> Koguryo and Bohai, to more powerful and expansionist groupings, 
> the Khitan,
> Jurchen, Mongols and Manchus who encroached on China and Korea, in 
> part or
> in whole, throughout the entire last millennium.  Andrei Lankov's 
> points as
> to Koguryo's dissimilarity with the Korean peninsula's early 
> southern states
> interlaces with this argument.
> In any event, Chinese scholars are far from unanimous in 
> supporting a
> cultural claim to Koguryo.  Following the Cultural Revolution and 
> as soon as
> open expression became more possible in the early 80's, historians 
> such as
> Xue Hong, now deceased, former Dean of the College of Letters at
> Northeastern Normal University, lampooned the line that (1) 
> foreign groups
> in Chinese territory were "minorities" and (2) China had existed 
> as an
> entity composed of numerous minorities since time immemorial.  He, 
> and many
> like him, wrote thoughtfully and powerfully on such matters.   In 
> strikingimbalance, their Korean counterpart is rare.  Certainly in 
> North Korea there
> is unanimity of interpretation regarding early Korea and the 
> position of
> Koguryo, and excepting Korean scholars abroad (Hugh Kang, Hyung Il 
> Pai as
> examples) the south is little different.
> Koguryo was of course a part of what is now Korea, and important 
> to its
> history.  It was also a part of what is now China, and important 
> to its
> history.  The issue is one of careful analysis of what that part 
> signified,avoidance of distortion caused by the assumption that 
> culture, heritage and
> history are one in the same with territory, and avoidance of the 
> "backwardprojection into ancient times" that Gari Ledyard points 
> to.  Patrimony is
> not sacrosanct, and is often a much younger construct than meets 
> the eye.
> At the same time, it must be acknowledged that the nationalist 
> "Koguryo as a
> Chinese minority" voice is influential in China, politically if 
> not in other
> spheres.  It is important that the UNESCO authorities be aware of 
> disparateviews.  The Korean Studies group would be an 
> authoritative voice to help
> make them aware.
> John C. Jamieson
> Shanghai
> -----Original Message-----
> From: Koreanstudies-bounces at koreaweb.ws
> [Koreanstudies-bounces at koreaweb.ws]On Behalf Of Gari Keith Ledyard
> Sent: Thursday, January 01, 2004 2:46 PM
> To: Korean Studies Discussion List
> Subject: Re: [KS] Koguryo part of China?
>        Mark Byington throws a lot of very useful commentary on the
> question of the alleged Chineseness of Koguryo generally and 
> Koguryo-
> related cultural properties in China in particular.  When I made a 
> tour of
> Korean Studies centers in Liaoning and Jilin provinces in the fall of
> 1986, I heard aggressively articulated views that Koguryo was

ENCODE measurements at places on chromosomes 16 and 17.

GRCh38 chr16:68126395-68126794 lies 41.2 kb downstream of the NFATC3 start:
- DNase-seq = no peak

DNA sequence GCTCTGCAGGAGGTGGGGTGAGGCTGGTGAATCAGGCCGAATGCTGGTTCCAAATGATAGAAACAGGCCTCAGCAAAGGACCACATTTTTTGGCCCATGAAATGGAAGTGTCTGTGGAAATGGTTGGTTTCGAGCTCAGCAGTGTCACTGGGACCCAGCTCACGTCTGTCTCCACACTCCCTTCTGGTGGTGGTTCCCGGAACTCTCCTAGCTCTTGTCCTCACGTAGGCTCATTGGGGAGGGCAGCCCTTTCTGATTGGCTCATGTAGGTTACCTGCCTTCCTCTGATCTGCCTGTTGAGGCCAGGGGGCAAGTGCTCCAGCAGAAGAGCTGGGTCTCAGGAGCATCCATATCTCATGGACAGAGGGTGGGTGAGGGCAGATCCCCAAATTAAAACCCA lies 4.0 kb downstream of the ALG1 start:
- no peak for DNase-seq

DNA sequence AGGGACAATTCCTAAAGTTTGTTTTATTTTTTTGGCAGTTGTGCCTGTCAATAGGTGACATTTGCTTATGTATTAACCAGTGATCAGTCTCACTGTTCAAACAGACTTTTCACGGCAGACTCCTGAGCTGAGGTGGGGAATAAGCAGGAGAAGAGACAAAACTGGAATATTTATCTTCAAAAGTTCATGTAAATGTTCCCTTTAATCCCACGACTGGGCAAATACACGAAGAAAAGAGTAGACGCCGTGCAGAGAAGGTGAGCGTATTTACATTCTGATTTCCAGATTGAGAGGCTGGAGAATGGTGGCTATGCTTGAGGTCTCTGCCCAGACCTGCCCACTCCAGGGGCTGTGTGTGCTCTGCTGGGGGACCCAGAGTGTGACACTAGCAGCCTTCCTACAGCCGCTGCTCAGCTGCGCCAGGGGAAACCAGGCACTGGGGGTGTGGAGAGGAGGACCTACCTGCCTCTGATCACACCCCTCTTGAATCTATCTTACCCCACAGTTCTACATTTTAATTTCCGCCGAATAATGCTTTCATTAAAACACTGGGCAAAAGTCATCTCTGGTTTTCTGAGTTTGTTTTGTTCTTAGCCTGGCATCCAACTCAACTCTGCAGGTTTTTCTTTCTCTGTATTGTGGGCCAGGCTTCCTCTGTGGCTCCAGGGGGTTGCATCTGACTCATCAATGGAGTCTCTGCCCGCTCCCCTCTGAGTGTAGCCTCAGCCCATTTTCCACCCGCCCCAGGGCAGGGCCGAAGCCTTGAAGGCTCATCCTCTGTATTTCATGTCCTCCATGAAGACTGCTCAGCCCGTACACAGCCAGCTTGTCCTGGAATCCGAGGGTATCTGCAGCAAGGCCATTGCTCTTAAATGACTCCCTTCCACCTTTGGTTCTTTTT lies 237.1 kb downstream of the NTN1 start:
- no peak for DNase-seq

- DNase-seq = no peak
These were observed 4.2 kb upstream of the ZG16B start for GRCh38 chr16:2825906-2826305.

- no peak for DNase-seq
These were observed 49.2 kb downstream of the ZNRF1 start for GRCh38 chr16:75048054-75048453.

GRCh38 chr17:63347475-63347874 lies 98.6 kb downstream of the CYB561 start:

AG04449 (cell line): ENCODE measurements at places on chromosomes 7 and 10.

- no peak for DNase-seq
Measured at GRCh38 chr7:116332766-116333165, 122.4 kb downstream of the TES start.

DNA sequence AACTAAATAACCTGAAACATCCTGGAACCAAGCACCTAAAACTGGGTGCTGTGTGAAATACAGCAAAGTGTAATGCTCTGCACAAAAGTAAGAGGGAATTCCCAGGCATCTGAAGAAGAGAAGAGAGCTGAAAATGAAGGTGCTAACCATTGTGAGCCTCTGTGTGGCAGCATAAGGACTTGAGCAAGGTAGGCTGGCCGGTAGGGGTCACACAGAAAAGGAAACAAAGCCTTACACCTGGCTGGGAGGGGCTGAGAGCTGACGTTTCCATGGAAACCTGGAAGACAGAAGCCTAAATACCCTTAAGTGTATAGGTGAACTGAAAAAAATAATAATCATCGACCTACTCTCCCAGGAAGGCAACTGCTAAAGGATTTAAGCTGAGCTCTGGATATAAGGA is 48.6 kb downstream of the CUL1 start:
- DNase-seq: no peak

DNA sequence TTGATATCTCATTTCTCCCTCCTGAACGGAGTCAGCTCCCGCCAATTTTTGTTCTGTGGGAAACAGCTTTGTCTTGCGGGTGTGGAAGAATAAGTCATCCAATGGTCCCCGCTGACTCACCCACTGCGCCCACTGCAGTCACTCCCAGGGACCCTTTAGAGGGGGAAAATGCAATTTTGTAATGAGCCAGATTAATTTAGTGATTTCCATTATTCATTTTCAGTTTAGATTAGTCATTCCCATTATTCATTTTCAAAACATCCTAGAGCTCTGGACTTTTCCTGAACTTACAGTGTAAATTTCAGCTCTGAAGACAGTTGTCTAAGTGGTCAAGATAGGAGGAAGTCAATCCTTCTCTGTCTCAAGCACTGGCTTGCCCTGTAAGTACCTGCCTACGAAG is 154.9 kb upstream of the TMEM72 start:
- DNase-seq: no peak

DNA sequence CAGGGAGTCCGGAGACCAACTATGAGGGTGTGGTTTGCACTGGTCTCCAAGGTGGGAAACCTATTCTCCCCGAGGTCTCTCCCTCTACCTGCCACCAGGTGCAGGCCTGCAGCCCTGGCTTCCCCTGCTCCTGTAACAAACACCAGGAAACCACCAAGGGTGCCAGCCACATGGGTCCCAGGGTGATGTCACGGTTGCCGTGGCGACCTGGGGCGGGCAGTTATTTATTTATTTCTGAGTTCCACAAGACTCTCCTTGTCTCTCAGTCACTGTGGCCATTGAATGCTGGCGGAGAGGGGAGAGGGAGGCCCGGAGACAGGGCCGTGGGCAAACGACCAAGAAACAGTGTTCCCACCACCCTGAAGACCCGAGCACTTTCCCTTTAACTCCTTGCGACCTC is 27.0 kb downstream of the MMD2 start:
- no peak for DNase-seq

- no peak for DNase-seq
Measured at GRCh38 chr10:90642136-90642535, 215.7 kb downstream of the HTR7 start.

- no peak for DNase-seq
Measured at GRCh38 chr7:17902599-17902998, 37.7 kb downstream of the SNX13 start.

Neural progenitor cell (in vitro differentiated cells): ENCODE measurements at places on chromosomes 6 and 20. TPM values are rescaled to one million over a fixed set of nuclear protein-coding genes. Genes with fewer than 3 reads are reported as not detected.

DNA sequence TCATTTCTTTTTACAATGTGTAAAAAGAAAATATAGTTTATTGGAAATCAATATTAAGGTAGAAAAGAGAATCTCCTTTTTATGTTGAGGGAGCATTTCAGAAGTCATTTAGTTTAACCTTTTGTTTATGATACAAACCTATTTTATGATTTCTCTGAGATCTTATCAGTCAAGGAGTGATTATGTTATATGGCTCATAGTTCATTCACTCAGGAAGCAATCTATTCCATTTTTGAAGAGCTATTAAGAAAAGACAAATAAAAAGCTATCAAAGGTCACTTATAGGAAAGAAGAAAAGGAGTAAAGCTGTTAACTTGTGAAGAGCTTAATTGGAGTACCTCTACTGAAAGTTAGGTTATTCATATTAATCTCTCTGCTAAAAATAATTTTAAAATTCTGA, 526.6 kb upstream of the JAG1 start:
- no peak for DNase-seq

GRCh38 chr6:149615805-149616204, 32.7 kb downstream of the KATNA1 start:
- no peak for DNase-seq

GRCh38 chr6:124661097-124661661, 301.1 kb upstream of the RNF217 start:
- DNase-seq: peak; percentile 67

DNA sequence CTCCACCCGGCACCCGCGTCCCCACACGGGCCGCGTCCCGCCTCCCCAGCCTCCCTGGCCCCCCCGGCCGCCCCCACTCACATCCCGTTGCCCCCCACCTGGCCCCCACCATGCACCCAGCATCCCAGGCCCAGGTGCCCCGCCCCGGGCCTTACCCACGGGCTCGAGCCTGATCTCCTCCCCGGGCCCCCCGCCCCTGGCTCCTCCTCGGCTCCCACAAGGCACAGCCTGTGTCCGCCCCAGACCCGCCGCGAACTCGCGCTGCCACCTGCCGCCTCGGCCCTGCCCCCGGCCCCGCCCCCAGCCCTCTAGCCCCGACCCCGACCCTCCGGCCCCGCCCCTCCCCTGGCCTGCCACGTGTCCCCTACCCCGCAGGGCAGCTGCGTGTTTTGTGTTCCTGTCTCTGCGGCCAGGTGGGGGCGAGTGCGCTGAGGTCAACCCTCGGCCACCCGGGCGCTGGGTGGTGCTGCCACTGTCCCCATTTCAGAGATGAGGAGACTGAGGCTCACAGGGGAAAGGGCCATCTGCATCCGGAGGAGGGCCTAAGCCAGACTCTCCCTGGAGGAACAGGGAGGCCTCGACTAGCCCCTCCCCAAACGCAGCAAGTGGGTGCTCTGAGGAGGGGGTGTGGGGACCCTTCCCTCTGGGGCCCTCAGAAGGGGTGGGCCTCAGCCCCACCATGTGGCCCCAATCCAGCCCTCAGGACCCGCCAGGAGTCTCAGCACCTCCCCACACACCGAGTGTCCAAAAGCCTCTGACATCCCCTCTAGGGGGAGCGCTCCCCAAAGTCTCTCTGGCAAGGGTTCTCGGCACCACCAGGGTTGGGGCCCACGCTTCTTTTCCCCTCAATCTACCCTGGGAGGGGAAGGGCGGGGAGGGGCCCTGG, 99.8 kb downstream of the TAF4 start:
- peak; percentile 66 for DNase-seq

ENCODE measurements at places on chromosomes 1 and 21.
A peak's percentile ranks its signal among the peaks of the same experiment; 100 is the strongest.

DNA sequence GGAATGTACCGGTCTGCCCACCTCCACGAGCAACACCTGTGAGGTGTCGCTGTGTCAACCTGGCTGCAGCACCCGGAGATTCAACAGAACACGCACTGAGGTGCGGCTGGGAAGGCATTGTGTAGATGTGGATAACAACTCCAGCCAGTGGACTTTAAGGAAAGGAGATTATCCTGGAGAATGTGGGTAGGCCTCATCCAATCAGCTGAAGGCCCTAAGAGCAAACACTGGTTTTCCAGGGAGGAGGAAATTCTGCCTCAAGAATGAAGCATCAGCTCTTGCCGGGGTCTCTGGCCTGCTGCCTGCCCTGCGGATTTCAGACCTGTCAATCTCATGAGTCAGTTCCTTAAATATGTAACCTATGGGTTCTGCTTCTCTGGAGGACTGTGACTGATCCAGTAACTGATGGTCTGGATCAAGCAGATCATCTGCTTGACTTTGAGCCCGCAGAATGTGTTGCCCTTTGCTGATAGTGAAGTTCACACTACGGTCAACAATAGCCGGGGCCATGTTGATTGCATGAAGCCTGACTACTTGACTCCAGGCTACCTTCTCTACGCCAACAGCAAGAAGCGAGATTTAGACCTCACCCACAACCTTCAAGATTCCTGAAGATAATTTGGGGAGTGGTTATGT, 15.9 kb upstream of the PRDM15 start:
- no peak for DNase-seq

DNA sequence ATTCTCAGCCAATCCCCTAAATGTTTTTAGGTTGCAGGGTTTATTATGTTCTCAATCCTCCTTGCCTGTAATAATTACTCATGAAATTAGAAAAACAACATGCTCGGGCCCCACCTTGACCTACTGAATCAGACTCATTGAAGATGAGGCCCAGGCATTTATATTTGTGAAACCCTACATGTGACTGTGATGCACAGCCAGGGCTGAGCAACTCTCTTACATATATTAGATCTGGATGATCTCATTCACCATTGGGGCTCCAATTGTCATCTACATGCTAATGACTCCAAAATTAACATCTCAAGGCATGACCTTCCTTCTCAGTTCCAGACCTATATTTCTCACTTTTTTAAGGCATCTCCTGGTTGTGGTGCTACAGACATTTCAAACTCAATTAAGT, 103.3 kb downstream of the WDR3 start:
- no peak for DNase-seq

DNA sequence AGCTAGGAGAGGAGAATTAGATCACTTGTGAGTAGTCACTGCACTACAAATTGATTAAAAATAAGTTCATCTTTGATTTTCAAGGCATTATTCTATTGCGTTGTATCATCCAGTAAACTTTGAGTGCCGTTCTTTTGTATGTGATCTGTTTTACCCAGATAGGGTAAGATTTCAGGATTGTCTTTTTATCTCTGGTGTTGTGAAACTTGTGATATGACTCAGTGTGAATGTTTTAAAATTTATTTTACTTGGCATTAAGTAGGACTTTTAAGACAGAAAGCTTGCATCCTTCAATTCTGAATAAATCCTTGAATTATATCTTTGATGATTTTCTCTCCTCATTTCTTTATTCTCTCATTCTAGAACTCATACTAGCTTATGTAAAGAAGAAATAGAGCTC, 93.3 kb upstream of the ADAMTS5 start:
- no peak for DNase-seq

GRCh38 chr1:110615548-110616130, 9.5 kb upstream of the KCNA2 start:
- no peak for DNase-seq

> simply a
> "minority people" (shaosu minzu) within the Chinese dynasty of the 
> time(Han, Western Jin, Tuoba Wei, Sui, and Tang being cited as 
> applicablecases).
>        This represented a backwards projection into ancient times 
> of a
> present-day PRC political institution, attributing to the past 
> ideas and
> concepts that either did not exist anciently or would have to be
> considered within quite different contexts.  Even according to 
> China's own
> dynastic histories Koguryo was almost always in a state of war 
> with four
> of those Chinese dynasties, and Tuoba Wei, in the context of its 
> time (the
> period of north-south division in China) Tuoba Wei was hardly a 
> Chinesedynasty if one recognized that the Chinese legitimacy 
> succession(zhengtong) passed through the southern dynasties, not 
> the northern ones.
> The only case of protracted tributary status on the part of 
> Koguryo was
> indeed the Tuoba Wei dynasty.  The Han and Tang dynasties made 
> efforts to
> subject Koguryo to tributary status, but those episodes were 
> relativelyshort; constant Chinese-Koguryo warfare was the more 
> general rule if you
> credit the Chinese dynastic histories.  One also has to 
> acknowledge that
> for long periods in China's past up into the Ming dynasty, China had
> little or no political control over what is now the Dongbei area.  
> It was
> the Ming dynasty which built the existing version of the Great 
> Wall, and
> the area protected by it certainly did not include any Koguryo 
> historicalremains.
>        On the other hand, from the time of the Later Three 
> Kingdoms (Hu
> Samguk, ca. 890-935), Koguryo has always been historiographically 
> treatedin Korea as one of the ancestral states of the Korean 
> historicaltradition.  Such organized history as Koguryo has has 
> been of Korean
> authorship, even if a large part of the source material used for 
> Koguryoin the <Samguk sagi> was extracted from Chinese sources by 
> its author, Kim
> Pusik, who indeed evidenced considerable critical judgment in 
> selectinghis materials.
>        I remember in 1986 visiting the historical museum of Jilin
> Province in its capital, Changchun, and being struck by the fact 
> that all